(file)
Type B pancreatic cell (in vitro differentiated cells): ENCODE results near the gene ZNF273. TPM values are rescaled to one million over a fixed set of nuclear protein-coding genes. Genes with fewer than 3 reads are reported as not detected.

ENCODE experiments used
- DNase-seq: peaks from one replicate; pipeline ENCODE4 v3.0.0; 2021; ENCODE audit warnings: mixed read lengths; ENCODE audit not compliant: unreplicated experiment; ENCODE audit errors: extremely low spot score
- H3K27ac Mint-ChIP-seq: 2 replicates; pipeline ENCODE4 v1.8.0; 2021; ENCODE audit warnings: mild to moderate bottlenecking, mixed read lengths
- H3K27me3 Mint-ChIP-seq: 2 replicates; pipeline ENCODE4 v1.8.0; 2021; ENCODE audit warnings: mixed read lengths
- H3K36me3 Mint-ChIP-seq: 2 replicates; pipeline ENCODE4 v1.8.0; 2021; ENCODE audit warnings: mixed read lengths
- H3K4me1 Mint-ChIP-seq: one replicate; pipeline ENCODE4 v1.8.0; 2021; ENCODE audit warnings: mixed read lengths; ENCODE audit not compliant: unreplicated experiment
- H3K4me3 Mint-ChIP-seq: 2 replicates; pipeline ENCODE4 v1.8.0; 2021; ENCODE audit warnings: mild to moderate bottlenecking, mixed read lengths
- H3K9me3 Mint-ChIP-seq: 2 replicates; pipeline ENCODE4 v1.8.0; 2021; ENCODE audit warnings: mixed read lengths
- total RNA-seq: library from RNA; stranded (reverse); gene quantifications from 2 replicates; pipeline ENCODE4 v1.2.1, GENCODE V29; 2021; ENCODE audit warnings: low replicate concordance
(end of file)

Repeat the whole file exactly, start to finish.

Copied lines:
Type B pancreatic cell (in vitro differentiated cells): ENCODE results near the gene ZNF273. TPM values are rescaled to one million over a fixed set of nuclear protein-coding genes. Genes with fewer than 3 reads are reported as not detected.

ENCODE experiments used
- DNase-seq: peaks from one replicate; pipeline ENCODE4 v3.0.0; 2021; ENCODE audit warnings: mixed read lengths; ENCODE audit not compliant: unreplicated experiment; ENCODE audit errors: extremely low spot score
- H3K27ac Mint-ChIP-seq: 2 replicates; pipeline ENCODE4 v1.8.0; 2021; ENCODE audit warnings: mild to moderate bottlenecking, mixed read lengths
- H3K27me3 Mint-ChIP-seq: 2 replicates; pipeline ENCODE4 v1.8.0; 2021; ENCODE audit warnings: mixed read lengths
- H3K36me3 Mint-ChIP-seq: 2 replicates; pipeline ENCODE4 v1.8.0; 2021; ENCODE audit warnings: mixed read lengths
- H3K4me1 Mint-ChIP-seq: one replicate; pipeline ENCODE4 v1.8.0; 2021; ENCODE audit warnings: mixed read lengths; ENCODE audit not compliant: unreplicated experiment
- H3K4me3 Mint-ChIP-seq: 2 replicates; pipeline ENCODE4 v1.8.0; 2021; ENCODE audit warnings: mild to moderate bottlenecking, mixed read lengths
- H3K9me3 Mint-ChIP-seq: 2 replicates; pipeline ENCODE4 v1.8.0; 2021; ENCODE audit warnings: mixed read lengths
- total RNA-seq: library from RNA; stranded (reverse); gene quantifications from 2 replicates; pipeline ENCODE4 v1.2.1, GENCODE V29; 2021; ENCODE audit warnings: low replicate concordance